Elliott Powell

Alumni | San Marcos

"I would not be an effective teacher without the things I learned at CSU San Marcos."

Elliott Powell commanded warships and cleared minefields in the Gulf War. He was the first African American director of the Situation Room. But he still wanted to be of service, so he earned a teaching credential at CSU San Marcos.

It was fall 2014 and the final morning bell at San Marcos Middle School (SMMS) had sounded, sending about 30 seventh-graders scrambling to their seats. Suddenly, the room fell silent and all eyes were on the teacher.

That first day Elliott Powell stepped in front of a class to teach, there was only one word to describe how it felt: daunting.

“Once you close that door, you’re the show,” he says with a laugh. “You’ve got these kids for 50 minutes, and you’ve got to engage them.”

That’s not exactly what you’d expect to hear from someone who once commanded U.S. Navy ships and was the first African American director of the Situation Room in the White House, where presidents and senior-level staff meet to confer.

But Powell says he felt prepared for the challenge of teaching because he received his credential from California State University San Marcos.

“CSU San Marcos made me an effective teacher so I could reach kids where they are,” he explains. “How am I going to reach that child from Vietnam who’s just beginning to understand English? Or the one with a processing disorder? That wasn’t in my skill set coming out of the Navy.

“I could get their attention, but what was I going to do with it?”

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On the Shoulders of Giants

Powell had always dreamed of working in education, but his first calling was the military. He received his commission as an officer in the United States Navy after graduating from college. He commanded a minesweeper during Operation Desert Storm and eventually went on to command four ships during his naval career.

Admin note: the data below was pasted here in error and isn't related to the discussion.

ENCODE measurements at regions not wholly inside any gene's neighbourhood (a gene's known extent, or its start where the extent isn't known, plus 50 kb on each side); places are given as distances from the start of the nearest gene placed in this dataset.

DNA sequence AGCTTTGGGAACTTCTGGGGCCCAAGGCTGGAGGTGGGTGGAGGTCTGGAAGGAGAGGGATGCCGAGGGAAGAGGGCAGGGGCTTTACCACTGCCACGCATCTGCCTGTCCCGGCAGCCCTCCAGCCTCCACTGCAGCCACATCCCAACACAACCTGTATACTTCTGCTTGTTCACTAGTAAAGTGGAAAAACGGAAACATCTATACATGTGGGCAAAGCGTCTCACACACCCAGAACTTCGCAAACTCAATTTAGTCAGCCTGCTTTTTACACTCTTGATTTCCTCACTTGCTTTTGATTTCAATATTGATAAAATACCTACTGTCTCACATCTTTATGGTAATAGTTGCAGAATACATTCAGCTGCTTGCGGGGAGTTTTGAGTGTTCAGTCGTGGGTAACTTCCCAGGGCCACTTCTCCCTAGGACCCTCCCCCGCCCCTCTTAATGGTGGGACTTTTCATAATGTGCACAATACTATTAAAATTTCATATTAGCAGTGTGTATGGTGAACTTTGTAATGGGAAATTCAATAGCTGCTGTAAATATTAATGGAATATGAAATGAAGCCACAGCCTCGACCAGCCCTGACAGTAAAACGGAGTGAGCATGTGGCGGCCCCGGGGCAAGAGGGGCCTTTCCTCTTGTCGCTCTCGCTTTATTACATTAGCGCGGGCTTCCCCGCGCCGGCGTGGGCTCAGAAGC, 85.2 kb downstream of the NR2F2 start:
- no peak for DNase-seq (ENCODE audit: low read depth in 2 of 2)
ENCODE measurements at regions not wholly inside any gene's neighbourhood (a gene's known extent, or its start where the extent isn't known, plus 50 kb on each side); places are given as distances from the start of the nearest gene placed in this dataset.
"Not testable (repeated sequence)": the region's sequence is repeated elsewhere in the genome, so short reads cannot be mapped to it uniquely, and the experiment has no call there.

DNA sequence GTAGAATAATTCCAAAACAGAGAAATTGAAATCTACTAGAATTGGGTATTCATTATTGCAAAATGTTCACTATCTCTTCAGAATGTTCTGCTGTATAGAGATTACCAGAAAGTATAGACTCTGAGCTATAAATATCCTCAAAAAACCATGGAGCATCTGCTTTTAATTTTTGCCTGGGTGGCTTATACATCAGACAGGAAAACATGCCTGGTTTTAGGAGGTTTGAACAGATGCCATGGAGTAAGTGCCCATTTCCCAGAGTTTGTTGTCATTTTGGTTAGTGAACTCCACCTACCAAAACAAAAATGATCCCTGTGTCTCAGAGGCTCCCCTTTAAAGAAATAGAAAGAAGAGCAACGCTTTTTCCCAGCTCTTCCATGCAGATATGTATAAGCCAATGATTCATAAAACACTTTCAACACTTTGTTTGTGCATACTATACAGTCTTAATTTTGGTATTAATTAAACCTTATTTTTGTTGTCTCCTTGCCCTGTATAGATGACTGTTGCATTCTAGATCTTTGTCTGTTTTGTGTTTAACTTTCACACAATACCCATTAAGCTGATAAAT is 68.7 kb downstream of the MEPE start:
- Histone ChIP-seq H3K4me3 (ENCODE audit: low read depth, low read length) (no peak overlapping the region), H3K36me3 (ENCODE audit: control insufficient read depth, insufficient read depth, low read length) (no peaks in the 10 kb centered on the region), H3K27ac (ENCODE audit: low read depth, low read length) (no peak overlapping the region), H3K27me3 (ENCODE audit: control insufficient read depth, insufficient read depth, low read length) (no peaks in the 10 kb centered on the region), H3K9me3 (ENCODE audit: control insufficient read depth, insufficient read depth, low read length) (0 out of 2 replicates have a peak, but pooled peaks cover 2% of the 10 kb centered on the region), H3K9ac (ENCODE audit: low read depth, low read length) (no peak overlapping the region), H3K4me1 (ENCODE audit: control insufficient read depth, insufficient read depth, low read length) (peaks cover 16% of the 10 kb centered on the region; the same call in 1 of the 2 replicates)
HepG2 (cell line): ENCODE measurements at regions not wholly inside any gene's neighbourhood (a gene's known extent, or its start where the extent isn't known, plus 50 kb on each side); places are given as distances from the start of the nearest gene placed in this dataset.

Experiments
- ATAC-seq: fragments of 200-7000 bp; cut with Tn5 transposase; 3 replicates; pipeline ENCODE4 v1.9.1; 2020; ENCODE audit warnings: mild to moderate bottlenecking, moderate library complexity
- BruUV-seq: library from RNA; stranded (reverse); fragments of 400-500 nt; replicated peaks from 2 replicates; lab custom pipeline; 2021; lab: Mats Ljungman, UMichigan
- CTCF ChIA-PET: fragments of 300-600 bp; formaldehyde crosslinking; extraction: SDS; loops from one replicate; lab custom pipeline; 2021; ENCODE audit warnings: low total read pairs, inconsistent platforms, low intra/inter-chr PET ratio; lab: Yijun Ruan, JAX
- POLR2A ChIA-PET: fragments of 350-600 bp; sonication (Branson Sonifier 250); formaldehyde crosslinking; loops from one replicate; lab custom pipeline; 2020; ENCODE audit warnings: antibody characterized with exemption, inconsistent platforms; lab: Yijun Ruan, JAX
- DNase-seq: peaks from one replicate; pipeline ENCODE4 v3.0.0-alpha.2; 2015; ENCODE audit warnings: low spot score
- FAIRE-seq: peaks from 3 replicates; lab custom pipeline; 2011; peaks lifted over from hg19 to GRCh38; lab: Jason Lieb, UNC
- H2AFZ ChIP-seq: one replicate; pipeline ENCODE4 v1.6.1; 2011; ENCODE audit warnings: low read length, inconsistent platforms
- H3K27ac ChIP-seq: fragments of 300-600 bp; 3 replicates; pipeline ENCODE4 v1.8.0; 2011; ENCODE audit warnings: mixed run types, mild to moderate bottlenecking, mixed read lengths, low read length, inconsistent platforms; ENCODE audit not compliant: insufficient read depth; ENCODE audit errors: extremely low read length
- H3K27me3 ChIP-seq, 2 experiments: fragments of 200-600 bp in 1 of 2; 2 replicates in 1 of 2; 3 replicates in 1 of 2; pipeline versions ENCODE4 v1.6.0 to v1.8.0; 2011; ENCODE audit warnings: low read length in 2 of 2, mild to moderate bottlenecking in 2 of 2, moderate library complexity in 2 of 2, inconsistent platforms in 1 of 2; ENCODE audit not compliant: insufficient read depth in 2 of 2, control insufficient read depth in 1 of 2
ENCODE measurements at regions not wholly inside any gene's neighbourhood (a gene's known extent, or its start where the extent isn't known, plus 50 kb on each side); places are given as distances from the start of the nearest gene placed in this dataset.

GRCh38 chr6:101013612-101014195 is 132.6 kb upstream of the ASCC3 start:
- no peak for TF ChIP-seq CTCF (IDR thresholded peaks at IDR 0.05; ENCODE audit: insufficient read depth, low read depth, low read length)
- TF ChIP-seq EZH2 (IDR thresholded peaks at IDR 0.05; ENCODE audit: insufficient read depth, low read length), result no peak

But his appointment as director of the Situation Room, where he stood alongside President Clinton and President George W. Bush, was the highlight of Powell’s military career. “I never in my wildest dreams thought I would be somewhere like that,” says the father of two. “There were a lot of people who paved the way for me.

“To say I stood on the shoulders of giants is by no means an exaggeration.”

Reflect, Analyze, Adapt

When Powell and his wife, Veronda, had both retired, they made the move from Washington, D.C., to San Marcos. He decided it was finally the right time to pursue teaching and enrolled in CSUSM’s two-semester Middle-Level Credentialing Program.

“One of the things [the professors] drilled into our heads is reflection,” he says. “[If] today’s lesson didn’t go well … what am I going to do tomorrow to make sure it does? I thought I knew how to do that, but, boy, did CSU San Marcos help me take it to the next level.

“To this day, I remember they always said, ‘You gotta reflect, analyze and adapt.’”

The past four years of teaching English and U.S. history at San Marcos Middle School have flown for Powell. It’s clear the new grandfather hopes not only to educate his students about these subjects, but to teach them emotional intelligence as well: “I want kids to be able to know what it is to fail and then pick themselves up and move forward.”

There’s little doubt his approach is working. Powell was honored in May 2017 as SMMS’s 2016-17 Teacher of the Year—an impressive feat for someone so new to the field. “Elliott was a fantastic selection,” says SMMS principal Spencer Wavra. “He exemplifies what it means to be an educator and makes true connections with his students. He’s always a champion for doing what is in the best interest of children.”

Powell is ever the self-effacing military man. “The opportunity to show kids there is a bigger, brighter future out there if you prepare yourself is something I certainly don’t take lightly. 

“It is such an honor to be a teacher, and I would not be as effective as I am without the things I learned at CSU San Marcos.”

The opportunity to show kids there is a bigger, brighter future out there if you prepare yourself is something I certainly don’t take lightly.
— Elliott Powell

 

 

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